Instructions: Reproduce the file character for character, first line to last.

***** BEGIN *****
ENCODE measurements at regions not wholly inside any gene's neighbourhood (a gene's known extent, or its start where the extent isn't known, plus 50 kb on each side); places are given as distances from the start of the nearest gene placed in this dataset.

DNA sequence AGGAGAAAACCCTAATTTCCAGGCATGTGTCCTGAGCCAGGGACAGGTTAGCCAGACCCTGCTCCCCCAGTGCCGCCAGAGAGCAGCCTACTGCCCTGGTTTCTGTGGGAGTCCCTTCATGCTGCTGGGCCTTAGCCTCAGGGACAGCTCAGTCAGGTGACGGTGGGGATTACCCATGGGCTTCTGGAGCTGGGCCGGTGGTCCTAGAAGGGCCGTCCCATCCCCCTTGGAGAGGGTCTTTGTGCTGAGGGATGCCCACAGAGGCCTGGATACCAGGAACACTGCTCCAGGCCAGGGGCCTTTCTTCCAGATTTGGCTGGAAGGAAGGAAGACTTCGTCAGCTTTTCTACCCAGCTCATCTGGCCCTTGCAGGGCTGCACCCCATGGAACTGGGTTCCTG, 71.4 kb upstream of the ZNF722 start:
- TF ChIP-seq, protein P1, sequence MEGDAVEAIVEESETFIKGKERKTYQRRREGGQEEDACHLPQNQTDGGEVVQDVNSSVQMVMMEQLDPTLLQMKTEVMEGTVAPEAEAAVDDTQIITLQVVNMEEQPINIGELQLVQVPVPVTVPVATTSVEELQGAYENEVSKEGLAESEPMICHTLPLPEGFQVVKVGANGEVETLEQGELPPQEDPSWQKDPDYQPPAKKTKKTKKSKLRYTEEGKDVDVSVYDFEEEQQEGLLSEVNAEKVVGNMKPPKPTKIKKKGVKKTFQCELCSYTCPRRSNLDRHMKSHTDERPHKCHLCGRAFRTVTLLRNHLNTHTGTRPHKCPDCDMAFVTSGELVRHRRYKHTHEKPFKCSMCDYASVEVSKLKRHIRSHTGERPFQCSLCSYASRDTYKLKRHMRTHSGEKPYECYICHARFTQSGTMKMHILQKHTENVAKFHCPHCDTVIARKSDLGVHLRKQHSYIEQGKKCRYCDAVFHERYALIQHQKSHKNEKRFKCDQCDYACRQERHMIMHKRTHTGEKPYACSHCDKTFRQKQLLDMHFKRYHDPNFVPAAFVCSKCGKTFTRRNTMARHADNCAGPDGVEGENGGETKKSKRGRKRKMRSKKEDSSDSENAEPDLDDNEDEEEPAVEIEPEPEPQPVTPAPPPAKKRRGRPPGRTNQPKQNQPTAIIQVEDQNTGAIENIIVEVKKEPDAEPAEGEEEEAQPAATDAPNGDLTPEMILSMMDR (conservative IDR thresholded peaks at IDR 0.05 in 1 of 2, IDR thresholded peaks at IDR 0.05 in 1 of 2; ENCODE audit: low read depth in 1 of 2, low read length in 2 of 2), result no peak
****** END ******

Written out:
ENCODE measurements at regions not wholly inside any gene's neighbourhood (a gene's known extent, or its start where the extent isn't known, plus 50 kb on each side); places are given as distances from the start of the nearest gene placed in this dataset.

DNA sequence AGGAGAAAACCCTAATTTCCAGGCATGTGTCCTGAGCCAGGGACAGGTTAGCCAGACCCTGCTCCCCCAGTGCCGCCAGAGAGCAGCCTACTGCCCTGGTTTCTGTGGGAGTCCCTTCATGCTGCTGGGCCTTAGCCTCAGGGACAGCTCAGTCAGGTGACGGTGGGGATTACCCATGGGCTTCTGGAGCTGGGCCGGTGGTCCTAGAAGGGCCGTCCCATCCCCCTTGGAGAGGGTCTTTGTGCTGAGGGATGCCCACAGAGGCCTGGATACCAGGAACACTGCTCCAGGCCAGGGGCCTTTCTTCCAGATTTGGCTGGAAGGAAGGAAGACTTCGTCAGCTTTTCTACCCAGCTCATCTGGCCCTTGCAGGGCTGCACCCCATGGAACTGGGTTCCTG, 71.4 kb upstream of the ZNF722 start:
- TF ChIP-seq, protein P1, sequence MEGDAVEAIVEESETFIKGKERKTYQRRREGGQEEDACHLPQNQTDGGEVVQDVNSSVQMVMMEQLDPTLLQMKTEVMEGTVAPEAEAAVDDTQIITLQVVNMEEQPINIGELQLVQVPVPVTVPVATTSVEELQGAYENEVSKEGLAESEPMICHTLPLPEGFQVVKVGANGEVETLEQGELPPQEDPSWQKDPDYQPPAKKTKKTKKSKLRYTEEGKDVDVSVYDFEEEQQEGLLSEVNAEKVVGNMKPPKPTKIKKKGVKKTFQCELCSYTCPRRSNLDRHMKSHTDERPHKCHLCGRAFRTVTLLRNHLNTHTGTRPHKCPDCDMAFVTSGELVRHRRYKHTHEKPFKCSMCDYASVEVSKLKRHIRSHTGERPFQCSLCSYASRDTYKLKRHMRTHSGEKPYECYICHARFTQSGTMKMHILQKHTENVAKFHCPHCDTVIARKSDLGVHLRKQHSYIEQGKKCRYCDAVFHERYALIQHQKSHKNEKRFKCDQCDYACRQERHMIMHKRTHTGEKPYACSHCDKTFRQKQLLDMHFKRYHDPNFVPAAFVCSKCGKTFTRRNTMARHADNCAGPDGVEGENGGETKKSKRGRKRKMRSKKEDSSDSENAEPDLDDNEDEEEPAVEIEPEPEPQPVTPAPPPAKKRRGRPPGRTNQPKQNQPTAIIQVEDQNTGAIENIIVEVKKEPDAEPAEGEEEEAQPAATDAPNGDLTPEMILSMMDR (conservative IDR thresholded peaks at IDR 0.05 in 1 of 2, IDR thresholded peaks at IDR 0.05 in 1 of 2; ENCODE audit: low read depth in 1 of 2, low read length in 2 of 2), result no peak